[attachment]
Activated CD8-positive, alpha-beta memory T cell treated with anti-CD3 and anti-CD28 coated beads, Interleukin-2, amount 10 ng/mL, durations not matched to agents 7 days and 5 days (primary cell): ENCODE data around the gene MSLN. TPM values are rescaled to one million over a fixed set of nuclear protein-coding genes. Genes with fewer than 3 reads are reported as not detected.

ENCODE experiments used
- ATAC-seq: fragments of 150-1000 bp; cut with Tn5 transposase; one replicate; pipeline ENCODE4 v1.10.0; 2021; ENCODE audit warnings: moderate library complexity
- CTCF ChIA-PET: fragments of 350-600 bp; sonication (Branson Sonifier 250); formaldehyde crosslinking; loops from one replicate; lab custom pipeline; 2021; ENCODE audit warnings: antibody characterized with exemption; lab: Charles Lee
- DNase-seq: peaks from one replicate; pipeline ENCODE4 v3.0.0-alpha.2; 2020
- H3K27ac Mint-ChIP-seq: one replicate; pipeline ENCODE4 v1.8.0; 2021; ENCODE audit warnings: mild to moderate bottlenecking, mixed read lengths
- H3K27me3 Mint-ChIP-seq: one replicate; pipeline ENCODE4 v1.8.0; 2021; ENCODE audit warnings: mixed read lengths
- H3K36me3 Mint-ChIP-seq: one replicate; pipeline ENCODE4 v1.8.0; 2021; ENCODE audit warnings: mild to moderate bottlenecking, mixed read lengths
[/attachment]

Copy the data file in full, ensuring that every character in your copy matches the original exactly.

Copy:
Activated CD8-positive, alpha-beta memory T cell treated with anti-CD3 and anti-CD28 coated beads, Interleukin-2, amount 10 ng/mL, durations not matched to agents 7 days and 5 days (primary cell): ENCODE data around the gene MSLN. TPM values are rescaled to one million over a fixed set of nuclear protein-coding genes. Genes with fewer than 3 reads are reported as not detected.

ENCODE experiments used
- ATAC-seq: fragments of 150-1000 bp; cut with Tn5 transposase; one replicate; pipeline ENCODE4 v1.10.0; 2021; ENCODE audit warnings: moderate library complexity
- CTCF ChIA-PET: fragments of 350-600 bp; sonication (Branson Sonifier 250); formaldehyde crosslinking; loops from one replicate; lab custom pipeline; 2021; ENCODE audit warnings: antibody characterized with exemption; lab: Charles Lee
- DNase-seq: peaks from one replicate; pipeline ENCODE4 v3.0.0-alpha.2; 2020
- H3K27ac Mint-ChIP-seq: one replicate; pipeline ENCODE4 v1.8.0; 2021; ENCODE audit warnings: mild to moderate bottlenecking, mixed read lengths
- H3K27me3 Mint-ChIP-seq: one replicate; pipeline ENCODE4 v1.8.0; 2021; ENCODE audit warnings: mixed read lengths
- H3K36me3 Mint-ChIP-seq: one replicate; pipeline ENCODE4 v1.8.0; 2021; ENCODE audit warnings: mild to moderate bottlenecking, mixed read lengths